If you grew up in the realm of console gaming, you may find that switching to mouse and keyboard controls can be a little hard to swallow. This is especially true when you have already played the game on the console, then switch to the PC. I know the hardcore PC fans are out there raging right now that I am advocating switching to a console controller when you play PC games.
The keyboard and mouse set up can not only be hard on the hands, but on your back and elbows too. Especially if you have bad typing posture like, let's face it, most of the PC gaming community.
Did you know there is another way?
Sure you can go to pricey USB controllers to play your PC games with, or you could just use your random Xbox 360 controller that you have laying around the house. Here is a guide on how to configure that.
Setting up a Wired Xbox 360 Controller
You may think setting up a wired Xbox 360 controller for PC use is all plug in and play. It's not. Go on and try it. It didn't work, right? Not everything with a USB plug-in is ready to go automatically.
Though I have heard that some versions of wired Xbox 360 controllers automatically detect and download the software. I have never seen this happen, but you can give it a try. If you did plug it in and it automatically connected you can just skip the rest of this and go to the section below about configuring the controller for your game.
To get the wired Xbox 360 controller to work, you need to go download the software for it. Don't worry though, the software is available free of charge and free of viruses right from the Microsoft site.
After your software is installed, plug in your controller and go to the Control Panel and select Game Controllers to make sure it is working properly. Do not rely on testing it in the game you want to play because not all games automatically come set up to use Xbox 360 controllers.
More on that later though.
Setting up Wireless Xbox 360 Controllers
Where setting up wired Xbox 360 controllers is just some simple downloading, setting up a wireless controller requires a little bit more equipment and finesse.
Much like the wired Xbox 360 controller, you just plug in the receiver and syncing it to your wireless controller by holding down the button on the receiver and the controller until both lights sync up. It is exactly like syncing the controller to your Xbox 360.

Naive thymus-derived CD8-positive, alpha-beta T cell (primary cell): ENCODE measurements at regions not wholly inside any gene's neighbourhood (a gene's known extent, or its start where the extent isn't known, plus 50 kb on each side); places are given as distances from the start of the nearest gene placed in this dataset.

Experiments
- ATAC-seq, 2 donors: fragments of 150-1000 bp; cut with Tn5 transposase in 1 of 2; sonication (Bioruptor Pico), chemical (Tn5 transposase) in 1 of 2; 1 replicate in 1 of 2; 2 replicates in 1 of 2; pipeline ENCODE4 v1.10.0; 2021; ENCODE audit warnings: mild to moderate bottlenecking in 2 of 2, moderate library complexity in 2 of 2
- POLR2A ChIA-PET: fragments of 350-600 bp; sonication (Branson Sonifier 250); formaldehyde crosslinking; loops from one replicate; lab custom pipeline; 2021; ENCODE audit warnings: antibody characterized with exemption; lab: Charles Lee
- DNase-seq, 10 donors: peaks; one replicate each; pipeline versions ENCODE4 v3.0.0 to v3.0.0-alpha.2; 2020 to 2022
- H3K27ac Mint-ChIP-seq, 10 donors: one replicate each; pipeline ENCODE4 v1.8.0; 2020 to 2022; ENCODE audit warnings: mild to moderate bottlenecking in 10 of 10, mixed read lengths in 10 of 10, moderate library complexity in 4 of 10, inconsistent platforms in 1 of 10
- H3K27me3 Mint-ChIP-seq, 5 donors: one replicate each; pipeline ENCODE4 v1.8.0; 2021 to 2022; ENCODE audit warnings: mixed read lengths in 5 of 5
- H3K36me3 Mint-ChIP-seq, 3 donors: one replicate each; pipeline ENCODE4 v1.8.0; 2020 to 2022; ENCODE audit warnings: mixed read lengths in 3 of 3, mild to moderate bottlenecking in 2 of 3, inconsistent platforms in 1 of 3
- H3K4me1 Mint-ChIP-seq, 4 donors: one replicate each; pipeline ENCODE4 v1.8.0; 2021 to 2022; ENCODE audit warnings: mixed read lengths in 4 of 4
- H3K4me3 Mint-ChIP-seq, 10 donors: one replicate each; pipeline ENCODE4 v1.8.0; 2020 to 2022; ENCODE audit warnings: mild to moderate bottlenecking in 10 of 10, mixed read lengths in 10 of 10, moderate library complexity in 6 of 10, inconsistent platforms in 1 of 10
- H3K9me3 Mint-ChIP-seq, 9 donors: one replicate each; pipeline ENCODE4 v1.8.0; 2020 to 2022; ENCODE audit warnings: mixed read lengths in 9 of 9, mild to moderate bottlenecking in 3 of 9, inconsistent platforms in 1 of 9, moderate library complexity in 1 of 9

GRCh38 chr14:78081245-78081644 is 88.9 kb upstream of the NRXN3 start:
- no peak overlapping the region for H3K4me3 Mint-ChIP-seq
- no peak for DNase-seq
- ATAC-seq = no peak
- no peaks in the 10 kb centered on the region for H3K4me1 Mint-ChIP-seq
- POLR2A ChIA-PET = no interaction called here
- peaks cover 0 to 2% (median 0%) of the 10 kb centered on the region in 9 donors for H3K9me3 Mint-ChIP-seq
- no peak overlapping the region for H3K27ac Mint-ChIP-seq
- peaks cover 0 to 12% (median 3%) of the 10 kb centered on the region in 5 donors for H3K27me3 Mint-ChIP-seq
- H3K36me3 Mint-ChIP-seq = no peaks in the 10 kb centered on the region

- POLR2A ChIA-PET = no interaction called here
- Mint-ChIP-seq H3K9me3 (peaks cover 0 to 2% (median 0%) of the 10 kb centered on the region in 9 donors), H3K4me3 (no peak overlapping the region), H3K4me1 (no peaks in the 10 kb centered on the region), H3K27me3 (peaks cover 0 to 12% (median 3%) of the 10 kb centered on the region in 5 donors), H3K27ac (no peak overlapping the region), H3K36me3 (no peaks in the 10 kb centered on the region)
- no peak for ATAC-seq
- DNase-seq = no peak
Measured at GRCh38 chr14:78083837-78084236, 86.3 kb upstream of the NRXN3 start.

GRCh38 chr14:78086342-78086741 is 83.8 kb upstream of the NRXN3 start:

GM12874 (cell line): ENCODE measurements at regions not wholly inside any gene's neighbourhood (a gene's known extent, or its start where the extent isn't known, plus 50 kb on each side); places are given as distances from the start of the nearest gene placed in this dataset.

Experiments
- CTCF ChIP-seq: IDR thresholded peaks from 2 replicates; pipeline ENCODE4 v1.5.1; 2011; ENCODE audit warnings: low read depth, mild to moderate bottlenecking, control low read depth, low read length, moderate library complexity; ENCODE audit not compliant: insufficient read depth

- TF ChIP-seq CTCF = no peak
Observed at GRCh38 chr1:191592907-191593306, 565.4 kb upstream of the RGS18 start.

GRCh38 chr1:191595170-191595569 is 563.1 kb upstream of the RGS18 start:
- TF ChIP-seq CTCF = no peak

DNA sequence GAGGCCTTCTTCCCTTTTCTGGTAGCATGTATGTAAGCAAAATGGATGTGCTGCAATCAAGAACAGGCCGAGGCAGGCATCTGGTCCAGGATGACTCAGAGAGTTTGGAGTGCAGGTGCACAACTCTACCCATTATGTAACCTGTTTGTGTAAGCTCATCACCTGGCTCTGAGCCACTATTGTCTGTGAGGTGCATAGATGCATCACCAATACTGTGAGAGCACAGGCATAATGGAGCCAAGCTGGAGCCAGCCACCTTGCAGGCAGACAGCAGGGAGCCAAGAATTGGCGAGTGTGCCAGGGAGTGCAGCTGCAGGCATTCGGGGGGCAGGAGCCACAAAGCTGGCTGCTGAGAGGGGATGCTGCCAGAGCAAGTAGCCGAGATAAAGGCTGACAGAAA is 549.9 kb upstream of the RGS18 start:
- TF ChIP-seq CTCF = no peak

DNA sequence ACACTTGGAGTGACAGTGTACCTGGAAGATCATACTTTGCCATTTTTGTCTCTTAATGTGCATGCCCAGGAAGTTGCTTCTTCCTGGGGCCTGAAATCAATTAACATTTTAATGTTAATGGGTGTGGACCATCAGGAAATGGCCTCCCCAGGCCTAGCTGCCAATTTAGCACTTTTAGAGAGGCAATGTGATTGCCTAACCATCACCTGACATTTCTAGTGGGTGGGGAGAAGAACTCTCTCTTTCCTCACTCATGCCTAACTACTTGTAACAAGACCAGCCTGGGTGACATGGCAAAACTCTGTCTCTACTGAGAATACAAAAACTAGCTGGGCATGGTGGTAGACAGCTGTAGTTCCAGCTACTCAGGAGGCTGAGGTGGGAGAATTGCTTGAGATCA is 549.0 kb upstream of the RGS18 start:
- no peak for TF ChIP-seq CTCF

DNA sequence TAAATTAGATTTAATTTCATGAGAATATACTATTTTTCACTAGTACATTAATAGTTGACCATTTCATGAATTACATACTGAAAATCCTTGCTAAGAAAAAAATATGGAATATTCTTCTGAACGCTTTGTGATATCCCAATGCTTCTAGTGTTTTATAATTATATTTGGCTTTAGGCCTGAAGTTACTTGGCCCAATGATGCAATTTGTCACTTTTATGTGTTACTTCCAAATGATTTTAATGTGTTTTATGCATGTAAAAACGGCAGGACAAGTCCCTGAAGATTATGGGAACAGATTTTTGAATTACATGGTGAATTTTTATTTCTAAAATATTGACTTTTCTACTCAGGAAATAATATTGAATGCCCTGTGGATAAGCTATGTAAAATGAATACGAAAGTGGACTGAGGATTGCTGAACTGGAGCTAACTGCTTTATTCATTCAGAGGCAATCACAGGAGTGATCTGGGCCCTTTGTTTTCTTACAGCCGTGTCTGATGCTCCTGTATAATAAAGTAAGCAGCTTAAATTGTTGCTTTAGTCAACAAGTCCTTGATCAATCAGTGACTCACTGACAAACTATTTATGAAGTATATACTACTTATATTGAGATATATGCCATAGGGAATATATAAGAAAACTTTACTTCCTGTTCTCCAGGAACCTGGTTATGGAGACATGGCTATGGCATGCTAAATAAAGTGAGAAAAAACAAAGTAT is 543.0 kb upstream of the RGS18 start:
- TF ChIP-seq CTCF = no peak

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Playing your Game
Remember how earlier I said that not every game supports play with an Xbox 360 controller? Yeah, it's the sad truth. In fact, very few come with it built in. If it does, you will find something in the game options menu that says 'Xbox 360 Controller' you can enable that and have it good to go.
For most games though, you need to download a little extra software. If you are willing to spend a little money to get controls for just about every game, including any future releases, you definitely want to check out Pinnacle Game Profiler. I am not lying when I say it has controls for just about every game and it is constantly updated. For some games, it even has multiple control setups so you can pick the one that best fits your style. Pinnacle Game Profiler is currently costs $24.99.
Not all of us are Richie Riches though. The best cost of soft ware is free.
XPadder is the next best alternative. It used to be free, but now it costs $10.00. Which is noticeably cheaper. It you look hard enough around the internet you can still find free versions though. That's not a nudge towards illegal piracy either, XPadder didn't police the links to the free version very well. XPadder doesn't come with any preset controls, however; I have found it to be just as good as Pinnacle Game Profiler. You basically have to set the keyboard controls to your Xbox 360 controller yourself. In a way, it is better than Pinnacle because not only is it free, but the interface is much more user friendly.
Do Not Expect it to Play like an Xbox 360
The most common misconception of people who are new to playing PC games with an Xbox 360 controller is that the game will play exactly like it does on the Xbox 360. It is often frustrating to people when it does not.
For example, the first game I attempted this with was Dragon Age 2. On the Xbox 306 compared to the PC, the game has noticeably different controls. On the PC, all your spells are laid out and bound to your number keys. On the Xbox 360 you can only assign 6 or so spells to your controller. The Xbox 360 also has an auto targeting component that you will never get out of playing with an Xbox 360 controller on the PC.
Long story short, you really need to tweak the controls until you get something that works for you. Do not expect to just set up the controls and have it play like you remember it on the console. If you never played the game on the console, I feel this leaves you a little more open to create your own perfect controls. Opposed to chasing the dream of having it exactly right like the consoles players do.
If you find it too frustrating to set up something you like, best try to get used to the mouse and keyboard controls. Just make sure to give it a rest when your hands, or in my case, elbows get too sore.
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